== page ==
Memos from Asia

5 Family-Friendly Parks in Tokyo

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When most people think of Tokyo, they conjure up images of skyscrapers, office buildings, and millions of people jam-packed onto trains.

However, what most people don’t know is that Tokyo has an abundance of beautiful parks and gardens, some of which are the most majestic worldwide.

With summer here and people looking for ways to escape the heat, taking the family to the park is one great option. What better way to enjoy the day, strolling through the park and sitting down to a picnic under a Japanese oak tree.

Below, I’ve compiled a list of five family-friendly parks in Tokyo for all to enjoy.


(Photo Credit: Kakidai, CC BY-SA 3.0)

At nearly 144 acres, the park is separated into several areas, all having their own unique theme. It’s called Shinjuku Gyo-en (新宿御苑) in Japanese.

Shinjuku National Park boasts an English style garden with beautifully manicured lawns perfect for families to enjoy a picnic lunch. At its most beautiful in summer and autumn, the French garden is host to an incredible array of roses and tall trees.

The park itself, located in Shinjuku, was formerly part of Kiyokazu Naito’s (a feudal lord) private residence. In years gone by and under Royal Family ownership, the park featured a ninehole golf course and a zoo. You’ll also find several large greenhouses that act as important research facilities in the cultivation of fruits and vegetables.

A sprawling, centuries-old park in the heart of Tokyo that nurtures an ecosystem among the skyscrapers.

Admission to the park is only 200yen.


Tokyo, Japan – October 11, 2015: View of Meganebashi (Eyeglass Bridge) bridge from Kokyo Gaien, the large plaza in front of the Imperial Palace in Tokyo. The bridge in the back was formerly a wooden bridge with two levels (Nijubashi – Double Bridge), and hence the name.

Higashi Gyoen Park belongs to the Imperial Palace Gardens and is the only area open to the general public. Inside the park, you can find Samurai horse stables which date back to the 1500s and the remains of Tokugawa Ieyasu’s castle.

The garden itself is magnificent, with wide-open space that showcases the incredible beauty of Japanese landscaping.

With minimal shade, though, the garden is best avoided during the hot summer days; however, there is a lovely air-conditioned rest stop near the top of the hill that offers spectacular panoramic views.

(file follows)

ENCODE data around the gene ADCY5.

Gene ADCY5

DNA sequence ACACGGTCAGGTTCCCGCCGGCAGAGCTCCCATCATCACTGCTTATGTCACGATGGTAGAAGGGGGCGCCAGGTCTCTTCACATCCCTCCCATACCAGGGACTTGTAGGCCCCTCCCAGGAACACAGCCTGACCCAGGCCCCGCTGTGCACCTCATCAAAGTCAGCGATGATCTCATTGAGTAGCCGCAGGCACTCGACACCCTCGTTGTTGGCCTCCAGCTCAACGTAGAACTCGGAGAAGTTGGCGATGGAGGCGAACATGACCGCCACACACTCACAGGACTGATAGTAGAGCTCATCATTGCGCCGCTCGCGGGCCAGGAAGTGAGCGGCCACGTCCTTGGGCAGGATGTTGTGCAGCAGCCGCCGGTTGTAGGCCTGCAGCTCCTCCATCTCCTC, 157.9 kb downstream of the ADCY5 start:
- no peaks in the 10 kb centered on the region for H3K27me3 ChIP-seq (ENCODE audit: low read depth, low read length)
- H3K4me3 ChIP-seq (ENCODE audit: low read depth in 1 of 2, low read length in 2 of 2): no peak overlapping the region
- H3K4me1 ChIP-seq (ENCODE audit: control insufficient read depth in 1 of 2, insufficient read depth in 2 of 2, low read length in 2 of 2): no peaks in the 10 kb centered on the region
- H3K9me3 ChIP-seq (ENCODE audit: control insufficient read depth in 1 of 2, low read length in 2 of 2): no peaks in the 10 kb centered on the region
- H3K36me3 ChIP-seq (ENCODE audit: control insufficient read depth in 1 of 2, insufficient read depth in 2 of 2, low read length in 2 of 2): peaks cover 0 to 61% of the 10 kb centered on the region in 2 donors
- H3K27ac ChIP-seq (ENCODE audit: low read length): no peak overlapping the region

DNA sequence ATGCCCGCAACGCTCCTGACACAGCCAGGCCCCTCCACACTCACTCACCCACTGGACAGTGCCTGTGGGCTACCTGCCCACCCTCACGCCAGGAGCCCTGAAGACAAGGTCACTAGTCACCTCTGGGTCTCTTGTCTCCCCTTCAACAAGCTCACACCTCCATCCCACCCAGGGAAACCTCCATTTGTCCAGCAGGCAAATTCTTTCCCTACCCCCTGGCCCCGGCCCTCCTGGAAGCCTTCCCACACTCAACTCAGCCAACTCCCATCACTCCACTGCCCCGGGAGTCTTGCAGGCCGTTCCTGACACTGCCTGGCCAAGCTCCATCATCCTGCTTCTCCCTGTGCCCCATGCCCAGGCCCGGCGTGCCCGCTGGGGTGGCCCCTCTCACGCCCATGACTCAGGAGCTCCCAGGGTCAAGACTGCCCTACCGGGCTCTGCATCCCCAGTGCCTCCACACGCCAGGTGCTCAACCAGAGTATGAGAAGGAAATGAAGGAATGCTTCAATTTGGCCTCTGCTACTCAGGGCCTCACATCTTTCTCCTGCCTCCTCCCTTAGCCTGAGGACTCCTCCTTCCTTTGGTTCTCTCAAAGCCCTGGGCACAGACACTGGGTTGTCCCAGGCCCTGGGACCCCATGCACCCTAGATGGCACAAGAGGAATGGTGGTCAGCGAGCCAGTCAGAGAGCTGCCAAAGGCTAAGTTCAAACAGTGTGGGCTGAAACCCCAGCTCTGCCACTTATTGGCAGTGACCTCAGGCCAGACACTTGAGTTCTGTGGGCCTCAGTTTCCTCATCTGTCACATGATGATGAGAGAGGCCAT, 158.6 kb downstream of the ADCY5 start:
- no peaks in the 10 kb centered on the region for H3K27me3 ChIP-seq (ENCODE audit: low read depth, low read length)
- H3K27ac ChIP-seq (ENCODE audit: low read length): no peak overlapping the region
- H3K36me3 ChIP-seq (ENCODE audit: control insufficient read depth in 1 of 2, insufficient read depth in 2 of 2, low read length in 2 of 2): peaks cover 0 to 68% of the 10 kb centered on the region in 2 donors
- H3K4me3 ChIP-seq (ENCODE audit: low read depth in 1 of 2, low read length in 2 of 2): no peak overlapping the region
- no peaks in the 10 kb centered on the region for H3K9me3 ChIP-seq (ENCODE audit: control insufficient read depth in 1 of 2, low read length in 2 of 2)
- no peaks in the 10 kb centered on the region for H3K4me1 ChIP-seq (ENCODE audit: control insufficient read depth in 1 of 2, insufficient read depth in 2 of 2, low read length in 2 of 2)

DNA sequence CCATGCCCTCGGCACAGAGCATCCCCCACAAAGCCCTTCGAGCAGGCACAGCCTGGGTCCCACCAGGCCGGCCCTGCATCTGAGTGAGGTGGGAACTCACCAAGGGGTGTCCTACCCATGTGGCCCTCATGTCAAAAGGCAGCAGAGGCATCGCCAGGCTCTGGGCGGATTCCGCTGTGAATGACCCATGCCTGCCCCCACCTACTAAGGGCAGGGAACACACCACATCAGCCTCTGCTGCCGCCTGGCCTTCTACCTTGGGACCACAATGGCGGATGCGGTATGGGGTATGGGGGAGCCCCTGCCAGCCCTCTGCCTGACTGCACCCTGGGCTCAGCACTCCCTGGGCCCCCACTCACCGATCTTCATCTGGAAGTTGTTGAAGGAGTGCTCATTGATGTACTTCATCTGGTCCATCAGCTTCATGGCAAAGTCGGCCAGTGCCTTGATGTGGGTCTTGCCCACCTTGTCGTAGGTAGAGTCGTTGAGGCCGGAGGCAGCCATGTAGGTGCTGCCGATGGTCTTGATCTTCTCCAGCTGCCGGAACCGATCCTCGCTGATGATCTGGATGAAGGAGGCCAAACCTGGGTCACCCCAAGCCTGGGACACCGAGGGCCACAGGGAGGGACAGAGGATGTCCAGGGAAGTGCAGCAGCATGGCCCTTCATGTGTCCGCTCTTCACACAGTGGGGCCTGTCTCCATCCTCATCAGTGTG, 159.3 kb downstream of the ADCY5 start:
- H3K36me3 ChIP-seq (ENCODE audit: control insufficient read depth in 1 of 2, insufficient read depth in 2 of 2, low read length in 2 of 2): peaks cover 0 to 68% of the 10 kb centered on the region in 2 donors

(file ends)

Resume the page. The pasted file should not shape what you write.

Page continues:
Admission to the park is free.


Ueno Park in Spring

Having visited this park on numerous occasions, I definitely place it high on Tokyo’s best parks. Housing the oldest zoo in Japan and a children’s zoo, the park offers a great day out for family and friends. The children’s zoo is hands-on and allows the kids to feed animals such as rabbits, chickens and miniature horses (my daughter’s personal favorite)

Ueno Park is also regarded as one of the best spots to enjoy the Cherry Blossom season, and you’ll find over 1000 trees along its many walkways.

The park is surrounded by Lake Shinobazu, offering the perfect place for a picnic or a relaxed stroll. Paddleboats are also available for hire.

Admission to the park is free.


Hamarikyu (also Hama Rikyu) Public Gardens and modern skyscrapers of Shiodome Area

Hama Rikyu is a traditional Japanese style garden situated on Tokyo Bay. The park offers easy access and is only a 10-minute walk from Shimbashi JR Station.

The traditional style gardens with their beautiful bonsai and rock formations are hidden treasure’s just minutes from Tokyo’s hustle and bustle lifestyle.

In its early days, the park acted as an Imperial Garden and served as a duck hunting ground during the Edo Period. Walking through the park, many of these old buildings and relics can be still be seen; and even the remains of an ancient moat are still visible. An exciting way to travel to the park is by water taxi. It’s about a 30-minute ride and relatively cheap, costing about 1000 yen or $12.


Rikugien is often considered Tokyo’s most beautiful Japanese landscape garden. Built around 1700 for the 5th Tokugawa Shogun. Rikugien literally means “six poems garden”.

Widely regarded as Japan’s most beautiful traditional style garden, the park is a must-see for tourists.

The name Rikugien itself means “six poem garden.” Spectacularly the garden features 88 scenes from famous Japanese poems.

Rikugien offers wide-open spaces and numerous pathways that wind their way around the entire park. Several Tea Houses are situated in the garden, open to the general public; they offer the perfect opportunity to participate in a traditional Japanese tea ceremony.

The park is beautiful year-round but is best viewed during autumn, showcasing the surrounding maple trees’ beautiful colors.

Located only 10 minutes from Namboku Subway Line, the park is easily accessible.

Admission fee 300 yen.

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